The Justice Department Says That Trump’s Acting Attorney General Appointment Is Legal
A new opinion from the department’s Office of Legal Counsel pushes back against questions raised over the past week about whether acting attorney general Matthew Whitaker’s appointment is constitutional.
The Justice Department previously advised the White House that President Donald Trump could appoint someone like acting attorney general Matthew Whitaker — who has not been confirmed by the Senate — to the role, according to a new memorandum from the department’s Office of Legal Counsel.
Many lawyers have questioned and a challenge already is pending as to whether Whitaker’s appointment — which followed former attorney general Jeff Sessions’ forced resignation — violates federal law or the US Constitution. The Justice Department memorandum, dated Wednesday, attempts to push back on those arguments.
“The constitutionality of Mr. Whitaker’s designation as Acting Attorney General is supported by Supreme Court precedent, by acts of Congress passed in three different centuries, and by countless examples of executive practice,” the head of the Office of Legal Counsel, Assistant Attorney General Steven Engel wrote.
In a call with reporters, a senior Justice Department official discussed the opinion, but declined to say when the initial advice about the potential appointment was provided to the White House.
The official noted the extensive history of non–Senate-confirmed individuals taking on “acting” roles, saying that the office found more than 160 such examples throughout US history. Specifically, the official noted that former president Barack Obama had made such appointments.
The official also noted that there was an acting attorney general appointed by president Andrew Johnson in 1866 who had not previously been confirmed by the Senate.
The memorandum is directed to Emmet Flood, the attorney who joined the White House as special counsel to the president for the Russia investigation but is currently serving as White House counsel since Donald McGahn’s departure. Pat Cipollone had been announced as the next White House counsel but is yet to join the White House, a spokesperson confirmed Wednesday.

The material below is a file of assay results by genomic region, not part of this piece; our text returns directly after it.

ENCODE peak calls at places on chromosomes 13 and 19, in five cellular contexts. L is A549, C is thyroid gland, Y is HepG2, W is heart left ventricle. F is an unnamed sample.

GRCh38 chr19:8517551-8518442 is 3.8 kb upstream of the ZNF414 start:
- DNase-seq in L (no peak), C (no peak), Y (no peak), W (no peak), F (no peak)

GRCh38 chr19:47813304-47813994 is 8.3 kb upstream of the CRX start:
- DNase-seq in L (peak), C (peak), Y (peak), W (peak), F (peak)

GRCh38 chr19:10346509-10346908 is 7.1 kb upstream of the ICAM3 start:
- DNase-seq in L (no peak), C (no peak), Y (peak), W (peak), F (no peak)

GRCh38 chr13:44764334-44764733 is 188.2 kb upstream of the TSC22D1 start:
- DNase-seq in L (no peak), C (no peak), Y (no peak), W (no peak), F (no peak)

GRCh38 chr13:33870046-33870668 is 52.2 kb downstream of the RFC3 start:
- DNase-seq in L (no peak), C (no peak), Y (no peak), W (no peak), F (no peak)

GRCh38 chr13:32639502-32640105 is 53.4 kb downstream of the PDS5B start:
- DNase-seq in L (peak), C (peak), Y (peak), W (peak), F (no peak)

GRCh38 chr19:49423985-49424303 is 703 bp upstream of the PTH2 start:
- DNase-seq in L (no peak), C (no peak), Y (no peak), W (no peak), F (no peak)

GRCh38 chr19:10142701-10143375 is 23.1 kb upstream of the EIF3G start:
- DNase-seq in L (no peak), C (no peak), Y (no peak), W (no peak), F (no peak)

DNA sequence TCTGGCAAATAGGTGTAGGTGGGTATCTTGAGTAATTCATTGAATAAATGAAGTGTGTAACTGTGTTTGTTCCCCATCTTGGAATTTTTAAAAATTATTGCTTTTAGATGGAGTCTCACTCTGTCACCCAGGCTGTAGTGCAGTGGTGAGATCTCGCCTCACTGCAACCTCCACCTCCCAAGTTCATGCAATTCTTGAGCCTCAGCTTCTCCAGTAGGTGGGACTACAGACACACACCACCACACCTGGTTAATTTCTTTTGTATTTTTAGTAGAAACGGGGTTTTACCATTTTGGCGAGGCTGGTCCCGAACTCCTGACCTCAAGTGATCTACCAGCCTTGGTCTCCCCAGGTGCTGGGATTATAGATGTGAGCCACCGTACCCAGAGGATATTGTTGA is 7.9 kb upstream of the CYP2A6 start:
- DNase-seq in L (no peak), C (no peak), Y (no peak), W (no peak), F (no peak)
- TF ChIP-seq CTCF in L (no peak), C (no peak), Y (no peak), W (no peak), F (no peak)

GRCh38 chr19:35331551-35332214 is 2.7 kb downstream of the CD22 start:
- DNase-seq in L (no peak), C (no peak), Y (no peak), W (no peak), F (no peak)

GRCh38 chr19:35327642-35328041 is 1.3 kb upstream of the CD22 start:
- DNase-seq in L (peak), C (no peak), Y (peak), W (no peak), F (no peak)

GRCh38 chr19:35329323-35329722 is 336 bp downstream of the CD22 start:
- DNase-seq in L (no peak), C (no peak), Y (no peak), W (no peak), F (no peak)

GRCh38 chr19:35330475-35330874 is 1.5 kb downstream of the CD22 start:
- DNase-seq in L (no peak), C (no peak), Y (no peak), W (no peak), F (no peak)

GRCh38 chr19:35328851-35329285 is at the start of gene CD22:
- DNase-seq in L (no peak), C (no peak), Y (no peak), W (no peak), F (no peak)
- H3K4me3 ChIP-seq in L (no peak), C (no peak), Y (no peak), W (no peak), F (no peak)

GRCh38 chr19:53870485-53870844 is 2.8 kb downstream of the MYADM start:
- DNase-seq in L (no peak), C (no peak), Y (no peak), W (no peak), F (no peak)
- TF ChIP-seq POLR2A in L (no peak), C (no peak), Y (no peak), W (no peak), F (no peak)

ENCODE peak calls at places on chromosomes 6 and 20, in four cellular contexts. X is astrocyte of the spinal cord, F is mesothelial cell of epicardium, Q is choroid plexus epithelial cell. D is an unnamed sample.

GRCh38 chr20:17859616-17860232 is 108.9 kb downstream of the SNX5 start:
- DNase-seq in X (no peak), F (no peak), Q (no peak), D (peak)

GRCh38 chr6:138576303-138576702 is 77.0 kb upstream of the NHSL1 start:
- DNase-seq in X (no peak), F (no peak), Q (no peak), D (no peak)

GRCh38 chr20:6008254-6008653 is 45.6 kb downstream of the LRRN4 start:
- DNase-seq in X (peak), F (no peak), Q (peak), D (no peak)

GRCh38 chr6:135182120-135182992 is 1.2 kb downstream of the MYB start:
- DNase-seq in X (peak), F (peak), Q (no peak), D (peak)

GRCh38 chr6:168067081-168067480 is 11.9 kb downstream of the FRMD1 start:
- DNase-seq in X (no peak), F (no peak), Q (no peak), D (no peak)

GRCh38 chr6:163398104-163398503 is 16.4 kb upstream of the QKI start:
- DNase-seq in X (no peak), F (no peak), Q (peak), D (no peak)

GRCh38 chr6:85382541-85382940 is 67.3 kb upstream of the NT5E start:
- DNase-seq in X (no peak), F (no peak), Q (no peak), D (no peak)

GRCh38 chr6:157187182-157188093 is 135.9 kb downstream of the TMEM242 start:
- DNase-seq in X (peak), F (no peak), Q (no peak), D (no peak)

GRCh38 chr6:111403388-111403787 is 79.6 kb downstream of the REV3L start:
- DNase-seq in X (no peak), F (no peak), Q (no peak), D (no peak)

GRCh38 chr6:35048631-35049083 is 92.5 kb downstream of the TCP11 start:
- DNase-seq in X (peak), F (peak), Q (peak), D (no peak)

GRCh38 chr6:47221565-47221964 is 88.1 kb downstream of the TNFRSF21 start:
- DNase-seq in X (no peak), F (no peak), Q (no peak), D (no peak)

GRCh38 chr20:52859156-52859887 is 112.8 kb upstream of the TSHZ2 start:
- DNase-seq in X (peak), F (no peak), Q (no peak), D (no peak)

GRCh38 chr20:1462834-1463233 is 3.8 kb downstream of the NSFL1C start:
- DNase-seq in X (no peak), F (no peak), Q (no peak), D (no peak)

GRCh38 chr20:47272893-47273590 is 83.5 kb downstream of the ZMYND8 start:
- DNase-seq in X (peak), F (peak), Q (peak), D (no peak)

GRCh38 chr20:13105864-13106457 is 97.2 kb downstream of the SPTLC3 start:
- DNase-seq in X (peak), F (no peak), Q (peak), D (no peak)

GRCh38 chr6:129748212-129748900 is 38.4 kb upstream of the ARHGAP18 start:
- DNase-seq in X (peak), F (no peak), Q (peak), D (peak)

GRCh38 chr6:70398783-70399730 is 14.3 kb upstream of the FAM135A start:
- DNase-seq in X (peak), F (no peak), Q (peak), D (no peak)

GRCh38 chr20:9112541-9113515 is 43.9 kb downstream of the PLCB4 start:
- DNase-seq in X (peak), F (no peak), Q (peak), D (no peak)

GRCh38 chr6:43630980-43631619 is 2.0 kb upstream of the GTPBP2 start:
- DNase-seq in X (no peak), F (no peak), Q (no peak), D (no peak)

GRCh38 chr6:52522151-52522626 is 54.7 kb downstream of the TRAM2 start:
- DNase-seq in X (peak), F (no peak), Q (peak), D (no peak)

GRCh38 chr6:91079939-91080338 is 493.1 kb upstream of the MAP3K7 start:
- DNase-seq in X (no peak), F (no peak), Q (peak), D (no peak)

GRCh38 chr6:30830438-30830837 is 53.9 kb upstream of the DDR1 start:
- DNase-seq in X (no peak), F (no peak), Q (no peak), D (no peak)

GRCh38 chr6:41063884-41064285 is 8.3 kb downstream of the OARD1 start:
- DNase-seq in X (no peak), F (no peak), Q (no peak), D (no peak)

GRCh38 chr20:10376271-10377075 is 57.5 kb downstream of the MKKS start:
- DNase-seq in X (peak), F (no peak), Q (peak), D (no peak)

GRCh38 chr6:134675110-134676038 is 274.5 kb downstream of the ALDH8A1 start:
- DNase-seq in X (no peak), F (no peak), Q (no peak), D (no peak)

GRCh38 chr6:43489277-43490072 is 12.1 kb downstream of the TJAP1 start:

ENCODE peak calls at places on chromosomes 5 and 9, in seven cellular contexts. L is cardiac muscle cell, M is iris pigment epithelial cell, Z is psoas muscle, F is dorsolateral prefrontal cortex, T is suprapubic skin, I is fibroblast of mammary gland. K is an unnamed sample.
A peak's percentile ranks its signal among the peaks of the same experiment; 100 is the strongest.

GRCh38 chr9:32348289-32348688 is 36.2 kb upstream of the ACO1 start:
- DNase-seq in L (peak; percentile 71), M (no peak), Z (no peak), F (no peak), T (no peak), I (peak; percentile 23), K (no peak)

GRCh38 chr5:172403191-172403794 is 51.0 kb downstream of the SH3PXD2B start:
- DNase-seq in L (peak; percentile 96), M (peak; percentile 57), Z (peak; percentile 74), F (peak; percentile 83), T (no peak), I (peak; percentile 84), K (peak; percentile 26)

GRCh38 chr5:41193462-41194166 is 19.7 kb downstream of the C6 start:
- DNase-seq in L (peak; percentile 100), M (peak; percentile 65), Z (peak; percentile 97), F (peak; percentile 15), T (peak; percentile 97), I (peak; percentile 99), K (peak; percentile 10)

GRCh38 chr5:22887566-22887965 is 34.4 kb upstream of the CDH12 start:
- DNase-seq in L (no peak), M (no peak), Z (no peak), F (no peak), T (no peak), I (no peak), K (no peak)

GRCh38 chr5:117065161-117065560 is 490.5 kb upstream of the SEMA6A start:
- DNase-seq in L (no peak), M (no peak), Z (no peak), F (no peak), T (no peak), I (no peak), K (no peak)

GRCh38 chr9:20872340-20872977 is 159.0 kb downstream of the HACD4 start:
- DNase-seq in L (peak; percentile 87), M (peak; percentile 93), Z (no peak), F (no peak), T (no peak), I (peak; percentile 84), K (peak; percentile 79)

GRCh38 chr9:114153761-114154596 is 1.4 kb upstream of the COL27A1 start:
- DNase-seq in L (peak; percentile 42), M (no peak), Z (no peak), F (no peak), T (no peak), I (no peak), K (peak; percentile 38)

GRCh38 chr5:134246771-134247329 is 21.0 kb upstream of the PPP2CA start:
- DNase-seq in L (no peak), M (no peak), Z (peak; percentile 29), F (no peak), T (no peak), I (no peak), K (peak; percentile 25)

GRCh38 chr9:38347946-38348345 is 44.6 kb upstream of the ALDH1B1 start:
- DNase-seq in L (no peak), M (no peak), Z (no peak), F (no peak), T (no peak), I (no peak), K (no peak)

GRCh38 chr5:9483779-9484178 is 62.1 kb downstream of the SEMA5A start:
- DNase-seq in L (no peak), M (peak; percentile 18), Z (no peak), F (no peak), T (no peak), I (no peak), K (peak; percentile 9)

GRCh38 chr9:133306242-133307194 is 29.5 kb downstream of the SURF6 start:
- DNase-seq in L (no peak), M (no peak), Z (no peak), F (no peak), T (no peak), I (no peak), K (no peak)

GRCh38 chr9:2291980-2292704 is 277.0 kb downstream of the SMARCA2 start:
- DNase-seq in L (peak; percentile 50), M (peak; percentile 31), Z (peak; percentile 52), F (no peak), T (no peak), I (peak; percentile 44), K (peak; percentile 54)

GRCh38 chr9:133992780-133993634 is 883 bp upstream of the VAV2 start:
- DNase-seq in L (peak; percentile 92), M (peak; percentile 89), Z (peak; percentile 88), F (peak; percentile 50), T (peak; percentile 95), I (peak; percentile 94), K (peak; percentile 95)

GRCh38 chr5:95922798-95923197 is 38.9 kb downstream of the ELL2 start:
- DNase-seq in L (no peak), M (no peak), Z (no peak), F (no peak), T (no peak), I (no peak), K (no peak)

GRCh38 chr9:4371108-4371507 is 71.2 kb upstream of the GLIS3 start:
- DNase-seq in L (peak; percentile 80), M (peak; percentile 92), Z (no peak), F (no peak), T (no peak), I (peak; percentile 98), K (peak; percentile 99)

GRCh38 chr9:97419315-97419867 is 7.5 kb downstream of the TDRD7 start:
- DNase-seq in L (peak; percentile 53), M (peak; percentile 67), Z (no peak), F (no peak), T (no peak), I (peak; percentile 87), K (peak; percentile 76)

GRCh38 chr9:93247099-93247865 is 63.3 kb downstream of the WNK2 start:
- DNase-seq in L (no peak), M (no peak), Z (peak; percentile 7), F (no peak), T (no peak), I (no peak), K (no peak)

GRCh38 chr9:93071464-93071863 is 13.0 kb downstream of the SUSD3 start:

The opinion addresses whether Whitaker’s appointment is covered by a 1998 law known as the Federal Vacancies Reform Act, which Trump used to appoint Whitaker; whether another law specifically addressing succession at the Justice Department means that Trump cannot use the more general 1998 law to make an appointment; and whether the appointment of someone who has not been confirmed by the Senate is allowed under the Constitution’s Appointments Clause.
The opinion concluded that the 1998 law applies, which allows the president to appoint various people to serve for a limited time as an “acting” official in the case of a vacancy. The law says that the “acting” individual defaults to the “first assistant,” which would be Deputy Attorney General Rod Rosenstein at the Justice Department, but it allows the president to designate any Senate-confirmed individual or any person within the department who is at a senior level and has been there for more than three months to the “acting” role.
Here, Trump chose Whitaker, who was Sessions’ chief of staff and had been since last fall.
The opinion also concluded, as the Office of Legal Counsel had previously, that a specific statute laying out the order of succession at the Justice Department does not supplant the 1998 law.
Finally, it addressed the Appointments Clause, which requires all principal officers like the attorney general to receive the “advice and consent of the Senate” to serve. Inferior officers, however, can be appointed by the president, courts, or heads of departments without Senate confirmation if Congress allows it.
“Although the attorney general is a principal officer, it does not follow that an acting attorney general should be understood to be one,” Engel wrote in the opinion. The opinion details the “historical practice,” from an act passed when George Washington was president, that allowed the president to name acting heads of several departments, concluding that the practice “strongly supports the constitutionality of authorizing someone who has not been Senate-confirmed to serve as an acting principal officer.”
Zoe Tillman contributed reporting to this story.
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Donald McGahn’s name was misspelled in an earlier version of this post.